U.S. Sen. Bob Casey and state Sen. John Yudichak joined
representatives from nine Pennsylvania food banks Tuesday to launch a nonprofit
organization to fight hunger.
The organization, "Feeding Pennsylvania," is a consortium of food banks throughout the state. Its goal is to help them secure food and other resources as families struggle to put meals on the table.
"This is a network of sharing," said Gene Brady, vice chairman of the Feeding Pennsylvania board and executive director of the H&J Weinberg Northeast Regional Food Bank based in Wilkes-Barre.
"If someone gets a donation in Philadelphia or Erie, they can send it on the interstate and it can arrive here and help people in Northeastern Pennsylvania and vice versa," he said. "We think this is a better way to coordinate and work together as a network."
Food banks rely mainly on private donations, but receive some help from government agencies, primarily the Department of Agriculture, Brady said. Government funding has been reduced at times, including sequestration cuts, as the demand has increased, he said.
Casey said he was recently asked to vote on an amendment to cut the food stamps program, known as the Supplemental Nutrition Assistance Program, by $31 billion. The Senate rejected the amendment, proposed by Sen. Pat Roberts, R-Kansas.
"We shouldn't have votes that call for cuts like that," Casey said. "Every program could deliver better results, but anyone who knows anything about the SNAP program knows that the fraud number has gone way down."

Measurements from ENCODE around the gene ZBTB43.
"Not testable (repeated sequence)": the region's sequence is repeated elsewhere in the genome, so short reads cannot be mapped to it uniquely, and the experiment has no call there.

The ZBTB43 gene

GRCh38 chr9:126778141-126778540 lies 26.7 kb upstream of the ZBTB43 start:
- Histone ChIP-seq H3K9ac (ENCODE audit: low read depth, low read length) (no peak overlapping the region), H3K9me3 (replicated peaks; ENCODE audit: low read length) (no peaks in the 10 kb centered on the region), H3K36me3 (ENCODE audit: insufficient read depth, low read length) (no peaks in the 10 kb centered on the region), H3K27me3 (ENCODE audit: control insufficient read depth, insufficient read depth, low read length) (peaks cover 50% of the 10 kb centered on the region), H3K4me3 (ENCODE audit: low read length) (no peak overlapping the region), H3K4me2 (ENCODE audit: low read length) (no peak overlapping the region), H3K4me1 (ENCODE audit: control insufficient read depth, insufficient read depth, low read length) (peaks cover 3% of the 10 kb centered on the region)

Casey, who serves as co-chairman of the Senate Hunger Caucus, said through the work of Feeding Pennsylvania, food banks will help call public attention to the issue of hunger.
"We can't just allow or tolerate millions of people in this country who are hungry to go hungry," Casey said. "We are summoned by our conscience to do something, to take action. When we come together to take action, we need every possible partner that we can bring together."
More than 1.85 million people in Pennsylvania, one out of every six, are at risk of hunger and may not know where their next meal is coming from, said Caryn Long, executive director of Feeding Pennsylvania. This includes more than 555,000 children, one out of every five, she said.
Food banks in Feeding Pennsylvania serve more than 2 million people annually by distributing more than 110 million pounds of food to more than 2,300 agencies.
As the need continues to remain at record levels as a result of the recession, so does the demand for food assistance from our food banks, Long said. By bringing food banks together in a collaborative environment, she said it will help representatives exchange ideas and discuss strategies to address hunger in Pennsylvania.
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